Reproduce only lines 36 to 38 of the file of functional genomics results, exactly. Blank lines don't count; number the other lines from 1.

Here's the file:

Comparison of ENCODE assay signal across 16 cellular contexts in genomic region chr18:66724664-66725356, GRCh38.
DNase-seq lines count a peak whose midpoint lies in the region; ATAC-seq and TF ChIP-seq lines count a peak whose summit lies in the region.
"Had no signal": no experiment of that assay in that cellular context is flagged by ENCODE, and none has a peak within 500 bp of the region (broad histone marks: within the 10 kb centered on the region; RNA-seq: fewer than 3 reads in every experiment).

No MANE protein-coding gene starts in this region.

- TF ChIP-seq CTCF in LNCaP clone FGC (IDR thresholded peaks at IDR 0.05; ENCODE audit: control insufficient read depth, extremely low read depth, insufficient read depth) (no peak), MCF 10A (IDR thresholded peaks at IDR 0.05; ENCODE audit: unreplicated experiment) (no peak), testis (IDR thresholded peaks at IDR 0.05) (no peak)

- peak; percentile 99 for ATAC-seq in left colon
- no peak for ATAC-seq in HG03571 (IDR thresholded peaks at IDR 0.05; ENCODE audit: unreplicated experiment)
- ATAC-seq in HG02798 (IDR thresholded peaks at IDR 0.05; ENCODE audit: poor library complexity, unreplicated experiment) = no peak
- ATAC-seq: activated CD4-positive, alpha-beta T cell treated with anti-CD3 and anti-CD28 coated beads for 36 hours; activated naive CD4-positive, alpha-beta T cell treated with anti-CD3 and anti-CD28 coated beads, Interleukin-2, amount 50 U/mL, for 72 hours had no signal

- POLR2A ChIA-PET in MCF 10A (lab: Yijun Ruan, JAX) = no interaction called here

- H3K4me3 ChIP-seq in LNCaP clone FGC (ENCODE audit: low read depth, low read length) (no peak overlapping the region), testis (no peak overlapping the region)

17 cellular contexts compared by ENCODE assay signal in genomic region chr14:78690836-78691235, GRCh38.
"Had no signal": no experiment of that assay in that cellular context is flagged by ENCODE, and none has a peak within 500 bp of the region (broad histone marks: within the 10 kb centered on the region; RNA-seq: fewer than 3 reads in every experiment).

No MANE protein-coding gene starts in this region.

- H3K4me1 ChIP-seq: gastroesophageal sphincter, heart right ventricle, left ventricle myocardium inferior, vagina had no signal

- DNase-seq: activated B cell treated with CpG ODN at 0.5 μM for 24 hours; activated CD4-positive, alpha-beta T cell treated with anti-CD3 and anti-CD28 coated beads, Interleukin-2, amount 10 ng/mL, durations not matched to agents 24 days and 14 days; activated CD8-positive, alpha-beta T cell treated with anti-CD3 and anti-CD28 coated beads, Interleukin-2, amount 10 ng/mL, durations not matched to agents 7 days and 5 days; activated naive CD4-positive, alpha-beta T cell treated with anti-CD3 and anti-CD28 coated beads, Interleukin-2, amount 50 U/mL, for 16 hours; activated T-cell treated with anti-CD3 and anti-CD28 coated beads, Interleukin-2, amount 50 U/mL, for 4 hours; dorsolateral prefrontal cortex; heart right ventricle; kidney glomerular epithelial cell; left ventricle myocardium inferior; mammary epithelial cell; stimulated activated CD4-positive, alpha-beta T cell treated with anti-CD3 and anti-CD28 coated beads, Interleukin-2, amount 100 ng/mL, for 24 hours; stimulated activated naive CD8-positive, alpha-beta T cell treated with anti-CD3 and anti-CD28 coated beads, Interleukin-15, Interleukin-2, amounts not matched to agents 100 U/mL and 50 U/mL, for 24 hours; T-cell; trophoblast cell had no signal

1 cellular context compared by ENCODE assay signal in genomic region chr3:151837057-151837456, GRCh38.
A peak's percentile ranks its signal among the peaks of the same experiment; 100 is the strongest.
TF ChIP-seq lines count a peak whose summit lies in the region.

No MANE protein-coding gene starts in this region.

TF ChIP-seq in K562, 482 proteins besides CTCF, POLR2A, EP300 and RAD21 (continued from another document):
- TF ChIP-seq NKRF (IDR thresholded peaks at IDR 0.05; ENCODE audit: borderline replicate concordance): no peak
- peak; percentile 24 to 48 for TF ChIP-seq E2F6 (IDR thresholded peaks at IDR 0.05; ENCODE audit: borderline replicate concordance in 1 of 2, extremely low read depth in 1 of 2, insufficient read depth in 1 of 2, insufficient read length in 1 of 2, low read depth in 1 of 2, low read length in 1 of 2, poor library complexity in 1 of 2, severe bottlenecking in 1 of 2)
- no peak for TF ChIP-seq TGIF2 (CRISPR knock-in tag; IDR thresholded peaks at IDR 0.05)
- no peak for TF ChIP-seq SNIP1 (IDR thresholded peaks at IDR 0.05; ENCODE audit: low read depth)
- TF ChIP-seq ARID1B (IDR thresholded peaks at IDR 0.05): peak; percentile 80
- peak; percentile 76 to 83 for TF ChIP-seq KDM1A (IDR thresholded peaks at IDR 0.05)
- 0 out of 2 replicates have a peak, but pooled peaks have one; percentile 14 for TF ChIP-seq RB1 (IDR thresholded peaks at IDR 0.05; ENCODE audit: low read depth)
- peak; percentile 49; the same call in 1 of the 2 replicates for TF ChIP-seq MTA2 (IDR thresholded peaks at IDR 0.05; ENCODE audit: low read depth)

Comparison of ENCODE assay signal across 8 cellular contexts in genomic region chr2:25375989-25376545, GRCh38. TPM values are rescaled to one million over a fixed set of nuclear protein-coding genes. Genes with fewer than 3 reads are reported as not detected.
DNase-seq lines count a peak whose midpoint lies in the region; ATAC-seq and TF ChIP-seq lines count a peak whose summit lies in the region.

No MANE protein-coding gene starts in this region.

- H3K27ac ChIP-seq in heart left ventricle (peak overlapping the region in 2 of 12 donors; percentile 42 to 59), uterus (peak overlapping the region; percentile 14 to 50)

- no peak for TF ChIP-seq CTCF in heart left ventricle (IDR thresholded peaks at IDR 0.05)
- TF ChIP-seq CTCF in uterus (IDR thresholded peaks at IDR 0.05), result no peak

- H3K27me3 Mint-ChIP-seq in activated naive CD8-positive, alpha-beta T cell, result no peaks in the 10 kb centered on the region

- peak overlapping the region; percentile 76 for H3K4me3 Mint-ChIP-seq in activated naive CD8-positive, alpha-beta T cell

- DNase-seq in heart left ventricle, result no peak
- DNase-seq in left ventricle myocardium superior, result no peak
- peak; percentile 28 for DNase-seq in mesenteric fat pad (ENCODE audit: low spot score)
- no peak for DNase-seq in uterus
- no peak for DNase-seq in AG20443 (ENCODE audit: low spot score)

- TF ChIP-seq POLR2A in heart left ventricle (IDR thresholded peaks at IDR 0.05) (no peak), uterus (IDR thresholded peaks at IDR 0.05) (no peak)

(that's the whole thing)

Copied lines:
- H3K27me3 Mint-ChIP-seq in activated naive CD8-positive, alpha-beta T cell, result no peaks in the 10 kb centered on the region

- peak overlapping the region; percentile 76 for H3K4me3 Mint-ChIP-seq in activated naive CD8-positive, alpha-beta T cell

- DNase-seq in heart left ventricle, result no peak